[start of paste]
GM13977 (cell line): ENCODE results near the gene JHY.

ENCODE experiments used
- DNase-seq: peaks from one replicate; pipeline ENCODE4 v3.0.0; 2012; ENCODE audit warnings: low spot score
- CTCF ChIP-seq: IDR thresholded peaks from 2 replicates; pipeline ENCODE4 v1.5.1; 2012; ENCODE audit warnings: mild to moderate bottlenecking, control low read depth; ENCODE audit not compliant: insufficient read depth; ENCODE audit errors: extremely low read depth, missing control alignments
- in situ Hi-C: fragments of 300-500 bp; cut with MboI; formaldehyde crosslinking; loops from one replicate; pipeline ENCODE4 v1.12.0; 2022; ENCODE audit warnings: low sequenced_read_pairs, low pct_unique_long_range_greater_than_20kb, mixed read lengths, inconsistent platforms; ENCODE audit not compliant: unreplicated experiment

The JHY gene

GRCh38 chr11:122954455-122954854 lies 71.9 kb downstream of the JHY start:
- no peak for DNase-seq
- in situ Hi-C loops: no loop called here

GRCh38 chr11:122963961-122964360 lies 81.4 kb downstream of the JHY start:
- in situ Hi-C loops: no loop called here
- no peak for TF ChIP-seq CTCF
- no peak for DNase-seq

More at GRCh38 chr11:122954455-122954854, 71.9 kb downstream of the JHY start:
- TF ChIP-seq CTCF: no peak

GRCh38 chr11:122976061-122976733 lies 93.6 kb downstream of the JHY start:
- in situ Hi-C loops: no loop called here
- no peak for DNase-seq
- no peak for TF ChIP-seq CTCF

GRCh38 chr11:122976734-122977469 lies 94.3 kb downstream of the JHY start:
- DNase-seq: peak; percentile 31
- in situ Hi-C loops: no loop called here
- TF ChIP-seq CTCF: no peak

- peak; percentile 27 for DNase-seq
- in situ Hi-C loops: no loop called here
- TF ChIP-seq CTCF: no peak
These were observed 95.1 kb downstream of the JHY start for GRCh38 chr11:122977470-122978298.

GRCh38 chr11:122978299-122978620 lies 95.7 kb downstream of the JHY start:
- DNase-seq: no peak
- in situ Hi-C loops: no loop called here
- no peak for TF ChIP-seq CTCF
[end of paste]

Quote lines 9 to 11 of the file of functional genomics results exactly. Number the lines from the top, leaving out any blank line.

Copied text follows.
- in situ Hi-C loops: no loop called here

GRCh38 chr11:122963961-122964360 lies 81.4 kb downstream of the JHY start:
- in situ Hi-C loops: no loop called here